His first long journey in the Atlantic. Christopher Columbus was an Italian explorer and navigator. He was born in 1451 in Genoa, Italy. When he was in his 20s he had moved to Lisbon, Portugal and later on moved to Spain which became his home for the rest of his life. Christopher Columbus first went to sea as a teenager. He was participating in some trading long journeys in the Mediterranean and Aegean seas, one such journey he took was to the island of Khios. His first journey was in the Atlantic Ocean in (1476) he was nearly killed as the commercial fleet he travelled with was attacked by French privateers (a private person or ship that under a commission of war) off the cost of Portugal. They had to swim had to swim to the Portuguese shore, where he made his way to Lisbon, Portugal settled and married Felipa Perestrello. The two soon had a son, Diego at around (1480). His wife had died soon after and Columbus moved back to Spain. Columbus then had a second son, Fernando who was born out of wedlock (a child born to parents who are legally married to each other, and of a child conceived before the parents obtain a legal divorce) in (1480) with Beatriz Enriquez de Arana, who was Columbus’ other mistress. After participating in other several expeditions to Africa, Columbus gained knowledge of the Atlantic Ocean’s currents flowing east and west from the Canary islands.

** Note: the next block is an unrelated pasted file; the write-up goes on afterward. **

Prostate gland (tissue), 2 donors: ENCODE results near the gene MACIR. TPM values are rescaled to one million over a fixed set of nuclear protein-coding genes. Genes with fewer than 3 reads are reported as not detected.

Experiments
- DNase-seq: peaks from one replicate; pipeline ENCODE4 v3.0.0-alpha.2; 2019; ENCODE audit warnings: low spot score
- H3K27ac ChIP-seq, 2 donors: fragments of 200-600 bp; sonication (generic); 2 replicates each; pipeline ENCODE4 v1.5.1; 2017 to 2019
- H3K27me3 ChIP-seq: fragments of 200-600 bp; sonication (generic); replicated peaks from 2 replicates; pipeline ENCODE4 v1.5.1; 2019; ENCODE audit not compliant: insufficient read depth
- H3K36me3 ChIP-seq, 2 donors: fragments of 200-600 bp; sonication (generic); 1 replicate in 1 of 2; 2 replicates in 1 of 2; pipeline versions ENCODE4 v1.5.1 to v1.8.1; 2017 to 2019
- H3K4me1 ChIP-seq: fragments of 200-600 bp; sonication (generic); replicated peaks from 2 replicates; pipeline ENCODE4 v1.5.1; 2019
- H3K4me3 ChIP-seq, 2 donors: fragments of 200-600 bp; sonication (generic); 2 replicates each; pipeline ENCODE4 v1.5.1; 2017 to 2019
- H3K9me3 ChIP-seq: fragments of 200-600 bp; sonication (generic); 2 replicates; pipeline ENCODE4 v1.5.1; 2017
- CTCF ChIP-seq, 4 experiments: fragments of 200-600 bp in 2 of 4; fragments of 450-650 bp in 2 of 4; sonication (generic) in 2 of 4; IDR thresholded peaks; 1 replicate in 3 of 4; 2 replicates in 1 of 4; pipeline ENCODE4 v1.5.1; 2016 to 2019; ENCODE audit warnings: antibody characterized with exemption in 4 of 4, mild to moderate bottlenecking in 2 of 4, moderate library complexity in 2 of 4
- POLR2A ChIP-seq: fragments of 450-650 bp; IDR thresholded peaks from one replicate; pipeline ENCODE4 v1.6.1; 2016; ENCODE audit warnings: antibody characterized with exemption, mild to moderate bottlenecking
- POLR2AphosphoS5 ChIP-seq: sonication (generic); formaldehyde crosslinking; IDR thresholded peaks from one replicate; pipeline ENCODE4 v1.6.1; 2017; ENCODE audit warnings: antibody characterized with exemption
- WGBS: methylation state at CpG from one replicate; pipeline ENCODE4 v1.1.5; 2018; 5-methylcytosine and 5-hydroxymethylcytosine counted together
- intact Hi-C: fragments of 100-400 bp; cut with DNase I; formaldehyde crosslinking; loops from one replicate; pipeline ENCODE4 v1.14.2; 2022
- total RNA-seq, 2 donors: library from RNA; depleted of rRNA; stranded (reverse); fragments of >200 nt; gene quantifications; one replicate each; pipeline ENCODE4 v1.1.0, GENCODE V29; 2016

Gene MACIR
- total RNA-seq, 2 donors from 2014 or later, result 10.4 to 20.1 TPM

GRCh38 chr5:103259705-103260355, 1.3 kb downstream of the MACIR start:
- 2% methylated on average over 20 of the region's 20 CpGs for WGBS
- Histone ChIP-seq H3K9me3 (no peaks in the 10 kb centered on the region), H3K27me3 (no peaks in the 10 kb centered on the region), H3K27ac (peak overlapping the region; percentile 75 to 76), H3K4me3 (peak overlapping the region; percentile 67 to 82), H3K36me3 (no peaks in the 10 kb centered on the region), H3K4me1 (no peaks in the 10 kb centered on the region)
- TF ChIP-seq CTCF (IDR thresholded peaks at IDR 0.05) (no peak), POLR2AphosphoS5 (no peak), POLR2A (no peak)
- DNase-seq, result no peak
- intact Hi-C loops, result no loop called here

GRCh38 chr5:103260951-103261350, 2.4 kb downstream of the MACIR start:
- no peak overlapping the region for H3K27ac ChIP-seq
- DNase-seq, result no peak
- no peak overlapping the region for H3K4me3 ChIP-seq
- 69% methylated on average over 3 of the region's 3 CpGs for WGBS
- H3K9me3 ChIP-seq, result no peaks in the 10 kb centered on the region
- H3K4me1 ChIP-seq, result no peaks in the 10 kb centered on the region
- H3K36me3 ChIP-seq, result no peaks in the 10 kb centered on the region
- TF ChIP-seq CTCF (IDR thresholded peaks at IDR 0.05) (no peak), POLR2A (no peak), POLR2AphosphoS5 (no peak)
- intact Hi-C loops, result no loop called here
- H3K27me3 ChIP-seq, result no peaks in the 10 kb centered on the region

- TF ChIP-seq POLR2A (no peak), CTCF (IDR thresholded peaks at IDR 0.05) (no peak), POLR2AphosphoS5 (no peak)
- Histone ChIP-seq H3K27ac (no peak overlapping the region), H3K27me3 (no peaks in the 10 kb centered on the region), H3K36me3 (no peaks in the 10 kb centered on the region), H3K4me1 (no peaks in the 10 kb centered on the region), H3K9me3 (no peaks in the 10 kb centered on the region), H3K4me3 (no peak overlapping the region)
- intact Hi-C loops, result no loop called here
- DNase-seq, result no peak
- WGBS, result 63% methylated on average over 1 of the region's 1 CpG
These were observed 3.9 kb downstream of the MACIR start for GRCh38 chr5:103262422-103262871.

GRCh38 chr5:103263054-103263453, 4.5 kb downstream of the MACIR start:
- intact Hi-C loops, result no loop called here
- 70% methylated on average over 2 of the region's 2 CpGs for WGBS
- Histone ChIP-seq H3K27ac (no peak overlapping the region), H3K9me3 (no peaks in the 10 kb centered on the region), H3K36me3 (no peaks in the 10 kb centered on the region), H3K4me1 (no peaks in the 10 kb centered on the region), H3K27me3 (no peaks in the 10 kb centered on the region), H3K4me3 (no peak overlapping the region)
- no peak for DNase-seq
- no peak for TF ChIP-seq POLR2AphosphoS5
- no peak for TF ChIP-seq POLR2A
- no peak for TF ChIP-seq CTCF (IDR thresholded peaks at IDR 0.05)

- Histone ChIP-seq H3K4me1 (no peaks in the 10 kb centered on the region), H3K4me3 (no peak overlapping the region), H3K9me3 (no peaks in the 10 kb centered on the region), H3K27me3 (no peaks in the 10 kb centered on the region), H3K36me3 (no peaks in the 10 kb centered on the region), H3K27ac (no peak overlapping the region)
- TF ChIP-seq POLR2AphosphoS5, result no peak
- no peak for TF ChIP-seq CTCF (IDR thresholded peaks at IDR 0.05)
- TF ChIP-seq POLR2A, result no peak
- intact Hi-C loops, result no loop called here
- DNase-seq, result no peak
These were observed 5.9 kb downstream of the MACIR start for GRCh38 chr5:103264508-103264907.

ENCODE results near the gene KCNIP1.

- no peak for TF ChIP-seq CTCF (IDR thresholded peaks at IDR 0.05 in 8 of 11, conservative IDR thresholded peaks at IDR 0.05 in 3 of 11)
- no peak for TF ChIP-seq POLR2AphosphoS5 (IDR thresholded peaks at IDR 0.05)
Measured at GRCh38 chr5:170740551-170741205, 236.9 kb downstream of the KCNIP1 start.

Columbus’ first long journey to America: Routes and Ships. Since the Muslim’s total control of the trade Middle East made travel eastward difficult, Columbus invented a new route to sail west across the Atlantic to reach Asia believing it would be faster and safer. He judged the value of the world would be a sphere and the distance between the Canary islands and Japan would be about 2,300 miles. Many contemporary navigational experts disagreed. They believed in the (now known to be correct) second-century BC judged the value of the earth would be 25,000 miles, which made a distance between the Canary islands and Japan about 12,200 miles. Despite their disagreement with Columbus on the distance, they all agreed that a westward journey would be an uninterrupted water route. Columbus proposed ship journeys of discovery across the Atlantic first to the Portuguese king, to Genoa and finally to Venice. He was rejected each time, in (1486) he went to the Spanish monarchy of Isabella of Castile and Fernand of Aragon. Their focus was on a war with the Muslims and transport experts were had doubt so initially rejected Columbus.
Christopher Columbus’ death. In the